18. 18. WITHDRAWING GROUNDWATER TO INCREASE SUPPLIES  Most aquifers are renewable resources unless water is removed faster than it is replenished or if they are contaminated.  Groundwater depletion is a growing problem mostly from irrigation.  At least one-fourth of the farms in India are being irrigated from overpumped aquifers.
  19. 19. Fig. 14-7, p. 313 Trade-Offs Withdrawing Groundwater Advantages Disadvantages Useful for drinking and irrigation Aquifer depletion from overpumping Available year- round Sinking of land (subsidence) from overpumping Exists almost everywhere Polluted aquifers for decades or centuries Renewable if not overpumped or contaminated Saltwater intrusion into drinking water supplies near coastal areas Reduced water flows into surface waters No evaporation losses Cheaper to extract than most surface waters Increased cost and contamination from deeper wells
  20. 20. Groundwater Depletion: A Growing Problem  The Ogallala, the world’s largest aquifer, is most of the red area in the center (Midwest).  Areas of greatest aquifer depletion from groundwater overdraft in the continental U.S. Figure 14-8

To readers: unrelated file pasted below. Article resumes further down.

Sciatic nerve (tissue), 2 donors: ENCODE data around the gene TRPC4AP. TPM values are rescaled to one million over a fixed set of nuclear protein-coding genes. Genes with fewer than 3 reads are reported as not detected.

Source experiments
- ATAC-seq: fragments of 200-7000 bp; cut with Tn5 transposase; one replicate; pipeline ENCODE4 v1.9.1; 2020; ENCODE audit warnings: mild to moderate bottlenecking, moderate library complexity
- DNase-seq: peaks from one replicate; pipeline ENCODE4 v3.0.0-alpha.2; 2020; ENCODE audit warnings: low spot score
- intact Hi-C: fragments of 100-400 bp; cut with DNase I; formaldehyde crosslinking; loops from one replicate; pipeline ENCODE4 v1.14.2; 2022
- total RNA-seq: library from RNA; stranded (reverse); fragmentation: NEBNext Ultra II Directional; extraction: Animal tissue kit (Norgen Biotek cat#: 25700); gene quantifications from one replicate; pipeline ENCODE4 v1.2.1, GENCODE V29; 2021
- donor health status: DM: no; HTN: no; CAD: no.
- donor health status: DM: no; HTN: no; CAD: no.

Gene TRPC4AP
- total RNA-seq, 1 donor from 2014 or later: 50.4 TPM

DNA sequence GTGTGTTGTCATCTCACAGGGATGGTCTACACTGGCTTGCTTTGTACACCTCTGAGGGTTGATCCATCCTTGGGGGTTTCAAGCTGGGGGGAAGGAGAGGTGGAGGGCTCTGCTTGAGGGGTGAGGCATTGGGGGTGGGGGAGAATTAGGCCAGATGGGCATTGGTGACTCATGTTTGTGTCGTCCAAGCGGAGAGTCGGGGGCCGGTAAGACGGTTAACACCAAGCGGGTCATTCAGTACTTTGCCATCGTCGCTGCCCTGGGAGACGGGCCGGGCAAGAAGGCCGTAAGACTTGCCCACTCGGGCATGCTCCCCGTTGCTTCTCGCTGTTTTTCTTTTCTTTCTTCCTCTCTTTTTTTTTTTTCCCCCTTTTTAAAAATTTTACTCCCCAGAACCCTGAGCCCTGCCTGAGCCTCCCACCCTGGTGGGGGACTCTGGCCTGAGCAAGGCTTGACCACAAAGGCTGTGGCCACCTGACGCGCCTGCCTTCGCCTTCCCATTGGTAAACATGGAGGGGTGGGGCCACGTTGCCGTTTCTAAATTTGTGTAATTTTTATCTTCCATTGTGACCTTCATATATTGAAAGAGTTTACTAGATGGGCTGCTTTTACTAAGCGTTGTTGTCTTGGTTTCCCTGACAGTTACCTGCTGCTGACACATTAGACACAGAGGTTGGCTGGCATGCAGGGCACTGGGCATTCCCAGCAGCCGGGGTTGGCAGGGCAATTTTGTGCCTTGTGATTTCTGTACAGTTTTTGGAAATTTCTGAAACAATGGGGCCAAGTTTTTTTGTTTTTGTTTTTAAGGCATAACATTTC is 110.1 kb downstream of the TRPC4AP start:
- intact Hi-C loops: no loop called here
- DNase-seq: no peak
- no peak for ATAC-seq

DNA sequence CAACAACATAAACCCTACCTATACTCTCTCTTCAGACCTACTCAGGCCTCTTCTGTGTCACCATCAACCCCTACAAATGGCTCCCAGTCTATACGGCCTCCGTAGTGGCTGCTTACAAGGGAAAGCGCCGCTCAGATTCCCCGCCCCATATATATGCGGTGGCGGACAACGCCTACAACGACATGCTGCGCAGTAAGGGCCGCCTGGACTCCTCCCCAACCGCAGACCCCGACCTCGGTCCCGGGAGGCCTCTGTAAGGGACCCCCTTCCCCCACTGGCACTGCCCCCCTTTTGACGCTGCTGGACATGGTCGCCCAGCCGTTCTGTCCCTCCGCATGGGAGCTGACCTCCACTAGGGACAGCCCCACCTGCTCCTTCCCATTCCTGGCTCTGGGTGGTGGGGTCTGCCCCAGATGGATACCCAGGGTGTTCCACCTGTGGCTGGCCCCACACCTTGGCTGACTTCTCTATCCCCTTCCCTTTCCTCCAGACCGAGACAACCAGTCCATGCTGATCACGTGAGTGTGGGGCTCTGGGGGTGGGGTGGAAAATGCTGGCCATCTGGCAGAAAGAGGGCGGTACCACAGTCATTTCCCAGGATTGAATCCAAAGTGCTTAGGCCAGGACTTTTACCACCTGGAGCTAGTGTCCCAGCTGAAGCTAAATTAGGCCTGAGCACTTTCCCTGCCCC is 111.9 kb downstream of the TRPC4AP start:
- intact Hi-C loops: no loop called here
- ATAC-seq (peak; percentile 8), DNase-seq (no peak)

21. 21. Fig. 12.17b, p.306
  22. 22. Fig. 12.15, p.304
  23. 23. Fig. 12.16, p.305
  24. 24. Other Effects of Groundwater Overpumping  Groundwater overpumping can cause land to sink, and contaminate freshwater aquifers near coastal areas with saltwater. Figure 14-11
  25. 25. Other Effects of Groundwater Overpumping  Sinkholes form when the roof of an underground cavern collapses after being drained of groundwater. Figure 14-10
  26. 26. Fig. 12.18, p.306 ►Subsidence – a sinking of the Earth’s surface caused by loss of aquifer porosity ►The land in this San Joquin Valley region has subsisted by 30 feet in 50 years.
  27. 27. Fig. 14-12, p. 316 Solutions Groundwater Depletion Prevention Control Waste less water Raise price of water to discourage waste Subsidize water conservation Ban new wells in aquifers near surface waters Tax water pumped from wells near surface waters Buy and retire groundwater withdrawal rights in critical areas Do not grow water- intensive crops in dry areas Set and enforce minimum stream flow levels